Ontario's Catholic schools will have to teach sex education like any other public school, despite reports that bureaucrats were willing to let Catholics develop their own watered-down version of the controversial curriculum, Premier Dalton McGuinty insisted Wednesday.
"I don't distinguish between two school systems when it comes to our curriculum," he said, almost a week after shelving the explosive sex ed program that was to include lessons on masturbation and anal sex.
"God love them, but we have a single curriculum when it comes to mathematics, when it comes to history, when it comes to world studies and when it comes to sexual education, and we'll find a way so that it suits all our children."
But some Catholic groups tell a different story. They say officials were drafting their own version of the curriculum - with the full knowledge of the Education Ministry - that would have deviated significantly from the one the province developed.
For example, homosexuality wouldn't be taught in separate schools until grades 7 and 8, instead of Grade 3.
Education Minister Leona Dombrowsky muddied the waters further Wednesday when asked whether publicly funded Catholic schools could cherry-pick from the provincial curriculum.
Catholic schools have a "denominational right" to determine how the information is provided to their students, said Dombrowsky, a former Catholic school board trustee.
"(Students) may not learn the same way," she said. "They learn the same thing perhaps in a different way."
Asked if that left the door open to teaching Catholic students that masturbation and homosexuality is wrong or sinful, the minister clammed up.
"I'm not going to speculate on what might be in the curriculum," Dombrowsky said. "That's the exercise that's underway right now."
The minister's staff later clarified that the curriculum only dictates what schools should teach, not how they teach it. That's left up to the teacher.
Catholic teachers are expected to meet the requirements of the curriculum, but approach it in a way that's in keeping with their faith. Catholic officials and bishops already oversee a program called Fully Alive that provides guidance on how the curriculum is provided, they said.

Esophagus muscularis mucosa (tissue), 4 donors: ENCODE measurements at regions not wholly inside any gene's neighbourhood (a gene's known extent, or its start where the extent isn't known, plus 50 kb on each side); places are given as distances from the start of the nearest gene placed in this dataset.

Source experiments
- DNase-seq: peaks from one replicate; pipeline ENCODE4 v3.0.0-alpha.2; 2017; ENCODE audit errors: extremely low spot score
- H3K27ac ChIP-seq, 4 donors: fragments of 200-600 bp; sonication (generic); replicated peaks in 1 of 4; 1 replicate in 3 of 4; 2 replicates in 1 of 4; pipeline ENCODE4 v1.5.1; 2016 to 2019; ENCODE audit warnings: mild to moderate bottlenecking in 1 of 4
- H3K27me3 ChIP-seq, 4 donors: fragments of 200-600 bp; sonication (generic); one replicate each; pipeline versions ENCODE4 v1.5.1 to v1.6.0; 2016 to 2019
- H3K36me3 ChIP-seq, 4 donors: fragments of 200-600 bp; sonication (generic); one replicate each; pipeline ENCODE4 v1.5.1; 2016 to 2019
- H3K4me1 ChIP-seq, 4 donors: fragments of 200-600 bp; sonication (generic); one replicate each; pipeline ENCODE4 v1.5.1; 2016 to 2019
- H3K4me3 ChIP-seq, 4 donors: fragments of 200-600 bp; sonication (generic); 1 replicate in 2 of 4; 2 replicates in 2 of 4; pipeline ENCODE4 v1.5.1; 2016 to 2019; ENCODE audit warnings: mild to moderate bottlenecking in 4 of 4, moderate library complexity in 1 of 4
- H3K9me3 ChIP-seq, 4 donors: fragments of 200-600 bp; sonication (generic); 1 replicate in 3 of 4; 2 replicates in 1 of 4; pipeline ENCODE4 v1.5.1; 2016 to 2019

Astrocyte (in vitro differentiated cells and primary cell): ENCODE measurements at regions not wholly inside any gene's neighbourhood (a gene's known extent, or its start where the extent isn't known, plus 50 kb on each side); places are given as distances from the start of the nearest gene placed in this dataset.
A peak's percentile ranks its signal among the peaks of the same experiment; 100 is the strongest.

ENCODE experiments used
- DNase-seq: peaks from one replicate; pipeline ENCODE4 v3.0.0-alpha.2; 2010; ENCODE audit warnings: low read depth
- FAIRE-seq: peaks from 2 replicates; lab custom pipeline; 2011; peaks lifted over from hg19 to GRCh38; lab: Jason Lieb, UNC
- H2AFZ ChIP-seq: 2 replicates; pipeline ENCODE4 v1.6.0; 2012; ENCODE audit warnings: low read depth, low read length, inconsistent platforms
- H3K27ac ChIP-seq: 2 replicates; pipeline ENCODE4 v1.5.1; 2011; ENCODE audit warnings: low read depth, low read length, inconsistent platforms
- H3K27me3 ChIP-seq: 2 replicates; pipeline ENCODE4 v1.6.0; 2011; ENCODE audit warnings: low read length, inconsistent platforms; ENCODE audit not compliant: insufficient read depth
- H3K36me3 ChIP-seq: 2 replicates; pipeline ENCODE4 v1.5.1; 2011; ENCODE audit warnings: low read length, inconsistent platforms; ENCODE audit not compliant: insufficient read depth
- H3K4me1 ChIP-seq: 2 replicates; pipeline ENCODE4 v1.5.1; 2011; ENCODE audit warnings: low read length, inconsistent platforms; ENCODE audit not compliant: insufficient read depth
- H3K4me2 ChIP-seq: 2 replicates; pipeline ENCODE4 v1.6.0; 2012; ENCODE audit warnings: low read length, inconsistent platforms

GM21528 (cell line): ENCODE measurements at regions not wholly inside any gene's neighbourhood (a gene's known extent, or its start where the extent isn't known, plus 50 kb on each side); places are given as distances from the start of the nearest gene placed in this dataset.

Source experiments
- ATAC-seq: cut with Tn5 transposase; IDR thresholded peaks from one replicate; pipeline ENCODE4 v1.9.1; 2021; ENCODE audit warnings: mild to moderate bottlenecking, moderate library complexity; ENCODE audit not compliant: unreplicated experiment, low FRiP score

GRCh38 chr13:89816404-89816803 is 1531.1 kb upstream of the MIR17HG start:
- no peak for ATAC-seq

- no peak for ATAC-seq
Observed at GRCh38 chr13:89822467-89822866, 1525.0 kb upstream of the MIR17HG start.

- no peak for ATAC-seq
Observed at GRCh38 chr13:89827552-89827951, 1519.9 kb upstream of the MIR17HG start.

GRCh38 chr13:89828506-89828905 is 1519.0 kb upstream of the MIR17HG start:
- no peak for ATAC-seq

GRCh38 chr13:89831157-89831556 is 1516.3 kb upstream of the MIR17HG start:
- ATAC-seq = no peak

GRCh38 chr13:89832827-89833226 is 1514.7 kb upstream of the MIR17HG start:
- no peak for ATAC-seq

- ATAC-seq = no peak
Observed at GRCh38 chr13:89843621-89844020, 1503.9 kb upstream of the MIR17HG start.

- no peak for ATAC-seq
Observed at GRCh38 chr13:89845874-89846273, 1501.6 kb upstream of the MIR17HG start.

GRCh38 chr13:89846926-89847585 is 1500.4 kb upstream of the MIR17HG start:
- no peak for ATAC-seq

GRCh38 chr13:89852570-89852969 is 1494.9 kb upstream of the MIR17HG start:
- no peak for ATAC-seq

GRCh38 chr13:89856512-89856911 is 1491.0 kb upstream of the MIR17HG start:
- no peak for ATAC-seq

Outrage over the controversial sex ed lessons grew so loud McGuinty abruptly dropped the program last Thursday, even as his ministers were still defending it in the legislature.
Neither the premier nor the Education Ministry usually signs off on revisions to the curriculum, but McGuinty said he should have realized that sex ed is a "horse of a different colour."
"This is a very sensitive issue and I think we failed to do our job," said the Catholic premier. "So what we're going to do is take the time to do it right."
McGuinty said revisions were needed to a curriculum that hadn't been touched in a dozen years, but repeatedly refused to disclose what he thought about the sex ed changes.
He said he hadn't even seen the changes when he passionately defended them last week, and only read the passages about sex ed just before he pulled the plug. He still hasn't read the entire 206-page curriculum.
The scrapped changes included teaching Grade 1 kids to identify genitalia using terms like penis and vagina and introducing the concept of same-sex families in Grade 3. Parents, as well as conservative and religious groups, also balked at proposed lessons on masturbation, anal and oral sex and vaginal lubrication.
The controversy became a public relations nightmare for the governing Liberals and particularly McGuinty, the self-described education premier who vilified the Conservatives in 2007 over their disastrous election promise to fund religious schools.